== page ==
adjusting journal entries

Mike or Penny Novack stepbystepfarm at
Fri Jun 7 12:11:12 EDT 2013

The reason I gave the answer that I did .........

> I am learning the gc way of things, which is a little cryptic, but 
> this is straight forward.  Assuming you are using accrual accounting 
> as opposed to cash accounting.  You use the Tools>general ledger 
> entry.  This is actually a "general Journal".  There is no 'source 
> account', like writing a check.

Yes, the tool allows you to enter transactions into the journal (and 
have gnucash post them to the affected ledger accounts)

But the reason I said "no different from any other transaction" is that 
you could instead enter from one of the affected ledger accounts just 
like with any other transaction (and gnucash creates the implied journal 
entry like always).

I simply don't know what you mean by "source". The gnucash set of books 
is an ordinary set of books. This is NOT "cashbook accounting" where 
cash HAS to be one side of any transaction (most of them) and you use 
the journal just for the few transactions where "cash" isn't one side of 
the transaction. You might simply have been thinking of gnucash that way 
(as a "cashbook" set of accounts) because it is autoposting* and 
"cashbook" accounting used to be done in the old pen and ink on paper 
days in situations where 90% of transactions affected cash and a small 
set of income and expense accounts -- few enough so this part of the 
ledger could fit on say 12 column accounting paper and THESE 
transactions didn't need to get posted, prone to errors (most errors 
were miscopying or transposing digits). Twelve columns would allow for 
"cash" and five other accounts.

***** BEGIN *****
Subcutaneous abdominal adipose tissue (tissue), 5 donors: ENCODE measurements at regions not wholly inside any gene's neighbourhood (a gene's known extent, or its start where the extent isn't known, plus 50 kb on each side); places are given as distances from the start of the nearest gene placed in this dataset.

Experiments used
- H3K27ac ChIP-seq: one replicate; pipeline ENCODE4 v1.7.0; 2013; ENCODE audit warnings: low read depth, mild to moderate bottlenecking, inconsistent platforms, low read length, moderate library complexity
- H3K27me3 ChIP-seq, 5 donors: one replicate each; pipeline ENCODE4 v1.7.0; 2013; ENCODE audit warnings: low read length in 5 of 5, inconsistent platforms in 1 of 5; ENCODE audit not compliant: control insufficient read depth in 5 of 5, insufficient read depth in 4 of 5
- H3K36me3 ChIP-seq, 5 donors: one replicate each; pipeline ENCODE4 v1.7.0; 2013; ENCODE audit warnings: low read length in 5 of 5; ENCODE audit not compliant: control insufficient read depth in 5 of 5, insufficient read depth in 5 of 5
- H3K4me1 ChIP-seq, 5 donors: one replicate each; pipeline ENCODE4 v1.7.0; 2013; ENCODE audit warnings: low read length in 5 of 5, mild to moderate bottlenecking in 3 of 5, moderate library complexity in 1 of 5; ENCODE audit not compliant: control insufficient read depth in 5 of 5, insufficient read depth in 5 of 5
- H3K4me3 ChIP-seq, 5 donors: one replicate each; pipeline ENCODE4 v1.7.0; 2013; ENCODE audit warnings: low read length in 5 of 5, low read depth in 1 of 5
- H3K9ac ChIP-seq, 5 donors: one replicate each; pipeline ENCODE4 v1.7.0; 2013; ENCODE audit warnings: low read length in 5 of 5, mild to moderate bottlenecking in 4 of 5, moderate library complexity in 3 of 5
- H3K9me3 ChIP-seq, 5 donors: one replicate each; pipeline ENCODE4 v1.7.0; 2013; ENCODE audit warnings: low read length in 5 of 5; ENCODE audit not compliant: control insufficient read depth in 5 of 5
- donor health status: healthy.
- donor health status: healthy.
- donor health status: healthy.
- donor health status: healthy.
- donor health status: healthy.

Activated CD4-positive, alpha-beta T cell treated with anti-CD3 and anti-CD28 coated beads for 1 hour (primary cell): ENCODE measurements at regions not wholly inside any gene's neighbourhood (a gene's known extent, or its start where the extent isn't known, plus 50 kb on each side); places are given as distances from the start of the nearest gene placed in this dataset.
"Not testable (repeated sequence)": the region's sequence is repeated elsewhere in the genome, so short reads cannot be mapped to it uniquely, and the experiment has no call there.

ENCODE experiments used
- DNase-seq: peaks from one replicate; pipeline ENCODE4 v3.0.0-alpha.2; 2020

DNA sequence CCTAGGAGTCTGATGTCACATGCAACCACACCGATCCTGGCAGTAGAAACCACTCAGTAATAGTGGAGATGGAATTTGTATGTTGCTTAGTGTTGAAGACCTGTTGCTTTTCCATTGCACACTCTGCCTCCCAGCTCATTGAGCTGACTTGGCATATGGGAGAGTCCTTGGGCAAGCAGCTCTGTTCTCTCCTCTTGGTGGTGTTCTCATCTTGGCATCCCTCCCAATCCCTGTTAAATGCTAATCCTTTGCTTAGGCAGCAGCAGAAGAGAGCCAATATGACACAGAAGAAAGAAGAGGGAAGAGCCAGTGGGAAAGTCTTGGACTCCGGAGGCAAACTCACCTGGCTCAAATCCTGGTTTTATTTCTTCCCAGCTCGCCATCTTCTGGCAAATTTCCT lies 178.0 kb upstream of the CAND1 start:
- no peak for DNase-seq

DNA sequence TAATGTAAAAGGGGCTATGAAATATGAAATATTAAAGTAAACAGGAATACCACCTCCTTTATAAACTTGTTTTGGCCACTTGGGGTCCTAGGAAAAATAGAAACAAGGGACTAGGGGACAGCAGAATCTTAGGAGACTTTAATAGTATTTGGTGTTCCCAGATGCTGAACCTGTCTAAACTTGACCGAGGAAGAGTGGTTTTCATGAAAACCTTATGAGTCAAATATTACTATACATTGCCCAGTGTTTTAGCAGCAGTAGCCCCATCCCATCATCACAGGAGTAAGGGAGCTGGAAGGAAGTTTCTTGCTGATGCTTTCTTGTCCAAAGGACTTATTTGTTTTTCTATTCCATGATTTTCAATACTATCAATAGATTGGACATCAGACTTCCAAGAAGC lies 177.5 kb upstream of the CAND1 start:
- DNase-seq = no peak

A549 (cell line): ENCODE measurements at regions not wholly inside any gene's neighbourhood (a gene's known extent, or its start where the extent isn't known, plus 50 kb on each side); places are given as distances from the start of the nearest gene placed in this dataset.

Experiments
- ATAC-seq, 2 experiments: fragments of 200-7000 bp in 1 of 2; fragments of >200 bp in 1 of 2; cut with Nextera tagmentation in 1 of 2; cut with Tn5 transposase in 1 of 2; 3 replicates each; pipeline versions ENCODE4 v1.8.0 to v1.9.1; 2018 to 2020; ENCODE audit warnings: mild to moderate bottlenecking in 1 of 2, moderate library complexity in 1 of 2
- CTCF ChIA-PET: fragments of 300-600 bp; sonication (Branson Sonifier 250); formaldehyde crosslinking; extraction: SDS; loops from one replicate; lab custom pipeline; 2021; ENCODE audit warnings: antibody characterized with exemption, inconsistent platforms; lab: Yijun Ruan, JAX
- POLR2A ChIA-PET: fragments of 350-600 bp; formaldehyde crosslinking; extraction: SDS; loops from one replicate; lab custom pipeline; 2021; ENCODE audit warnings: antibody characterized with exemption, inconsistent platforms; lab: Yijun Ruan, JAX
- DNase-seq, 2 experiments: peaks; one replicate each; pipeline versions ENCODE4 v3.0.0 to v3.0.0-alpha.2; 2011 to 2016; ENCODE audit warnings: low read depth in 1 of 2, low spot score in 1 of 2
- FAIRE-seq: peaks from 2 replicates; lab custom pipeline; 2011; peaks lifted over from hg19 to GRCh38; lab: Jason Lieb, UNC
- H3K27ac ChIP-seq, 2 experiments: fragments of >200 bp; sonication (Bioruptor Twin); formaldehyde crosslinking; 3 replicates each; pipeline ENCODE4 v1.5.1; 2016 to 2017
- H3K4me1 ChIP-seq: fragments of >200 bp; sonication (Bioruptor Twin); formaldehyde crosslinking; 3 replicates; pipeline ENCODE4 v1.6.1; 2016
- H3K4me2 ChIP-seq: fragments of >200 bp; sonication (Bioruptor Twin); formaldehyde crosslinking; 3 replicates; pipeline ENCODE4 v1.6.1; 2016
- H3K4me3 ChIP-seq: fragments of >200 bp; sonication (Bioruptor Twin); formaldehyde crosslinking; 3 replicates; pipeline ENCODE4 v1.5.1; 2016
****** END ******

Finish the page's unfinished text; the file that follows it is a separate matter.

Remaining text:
If you don't understand, consider how you would properly enter:

a) A purchase made by a credit card.
b) A purchase made "on account" (terms might be 30 days net, 1% per 
month thereafter ---- you might be sent this invoice later but generally 
would come dated as of the date of the purchase).
c) A purchase from your brother; you now owe him that amount.

> You enter the debit and credit. So, let's say, at the beginning of the 
> year, you bought a huge chunk of chocolate, using the following entry:
> DR  Asset Chocolate Chunk     1,000.00
> CR Cash-Checking Account                         1,000.00
> During this reporting period, the current quarter, you consumed some 
> of the chocolate chunk.  The adjusting entry, made before creating the 
> quarterly balance sheet would be:
> DR  Chocolate Expense                30.00
> CR  Asset Chocolate Chunk                             30.00
I other words, to enter this transaction I would open EITHER Chocolate 
Expense or Asset Chocolate Chunk and the only thing I would need to take 
care about is that gnucash tends to use labels other than debit and 
credit so you should be aware on what side of the ledger these ledger 
accounts live (whether they normally have a debit or a credit balance).


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